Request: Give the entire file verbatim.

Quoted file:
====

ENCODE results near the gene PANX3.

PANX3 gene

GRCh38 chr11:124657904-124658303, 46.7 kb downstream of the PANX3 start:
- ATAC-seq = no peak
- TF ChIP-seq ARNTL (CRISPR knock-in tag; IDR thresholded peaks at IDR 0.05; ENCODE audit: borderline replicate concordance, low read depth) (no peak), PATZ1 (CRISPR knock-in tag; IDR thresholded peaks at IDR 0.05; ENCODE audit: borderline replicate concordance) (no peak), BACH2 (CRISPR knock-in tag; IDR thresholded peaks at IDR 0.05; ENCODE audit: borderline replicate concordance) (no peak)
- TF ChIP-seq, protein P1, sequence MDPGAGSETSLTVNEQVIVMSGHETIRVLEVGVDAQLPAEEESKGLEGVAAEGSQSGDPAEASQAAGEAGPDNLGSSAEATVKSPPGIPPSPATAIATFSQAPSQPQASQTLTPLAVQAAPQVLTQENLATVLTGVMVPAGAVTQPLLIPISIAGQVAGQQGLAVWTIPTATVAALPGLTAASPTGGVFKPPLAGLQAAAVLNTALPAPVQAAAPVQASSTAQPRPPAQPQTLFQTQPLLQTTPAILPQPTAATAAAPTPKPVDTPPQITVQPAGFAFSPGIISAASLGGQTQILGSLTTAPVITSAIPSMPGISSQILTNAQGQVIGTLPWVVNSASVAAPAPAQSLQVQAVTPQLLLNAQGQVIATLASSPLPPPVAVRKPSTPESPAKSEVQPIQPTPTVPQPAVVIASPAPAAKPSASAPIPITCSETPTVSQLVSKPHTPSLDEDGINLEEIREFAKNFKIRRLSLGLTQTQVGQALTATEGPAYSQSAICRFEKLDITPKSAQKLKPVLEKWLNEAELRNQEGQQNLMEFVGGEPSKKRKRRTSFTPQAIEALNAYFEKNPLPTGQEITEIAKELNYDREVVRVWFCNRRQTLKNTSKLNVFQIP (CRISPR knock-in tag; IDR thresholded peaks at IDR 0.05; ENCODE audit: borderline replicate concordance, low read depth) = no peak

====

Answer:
ENCODE results near the gene PANX3.

PANX3 gene

GRCh38 chr11:124657904-124658303, 46.7 kb downstream of the PANX3 start:
- ATAC-seq = no peak
- TF ChIP-seq ARNTL (CRISPR knock-in tag; IDR thresholded peaks at IDR 0.05; ENCODE audit: borderline replicate concordance, low read depth) (no peak), PATZ1 (CRISPR knock-in tag; IDR thresholded peaks at IDR 0.05; ENCODE audit: borderline replicate concordance) (no peak), BACH2 (CRISPR knock-in tag; IDR thresholded peaks at IDR 0.05; ENCODE audit: borderline replicate concordance) (no peak)
- TF ChIP-seq, protein P1, sequence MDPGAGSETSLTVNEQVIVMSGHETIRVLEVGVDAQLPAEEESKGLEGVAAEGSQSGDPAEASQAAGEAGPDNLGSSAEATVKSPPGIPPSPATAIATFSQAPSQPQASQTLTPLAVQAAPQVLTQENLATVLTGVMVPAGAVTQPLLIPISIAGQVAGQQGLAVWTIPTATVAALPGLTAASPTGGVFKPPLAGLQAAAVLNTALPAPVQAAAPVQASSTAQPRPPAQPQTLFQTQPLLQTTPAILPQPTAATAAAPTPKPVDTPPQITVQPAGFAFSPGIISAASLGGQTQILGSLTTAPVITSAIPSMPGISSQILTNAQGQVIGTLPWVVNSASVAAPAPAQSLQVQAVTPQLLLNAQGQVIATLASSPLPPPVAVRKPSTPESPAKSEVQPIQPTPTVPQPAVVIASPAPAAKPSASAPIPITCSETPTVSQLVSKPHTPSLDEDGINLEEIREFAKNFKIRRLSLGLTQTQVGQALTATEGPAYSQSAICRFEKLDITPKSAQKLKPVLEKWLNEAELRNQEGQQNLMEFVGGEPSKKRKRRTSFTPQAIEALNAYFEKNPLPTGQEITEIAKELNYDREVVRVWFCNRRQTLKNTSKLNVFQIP (CRISPR knock-in tag; IDR thresholded peaks at IDR 0.05; ENCODE audit: borderline replicate concordance, low read depth) = no peak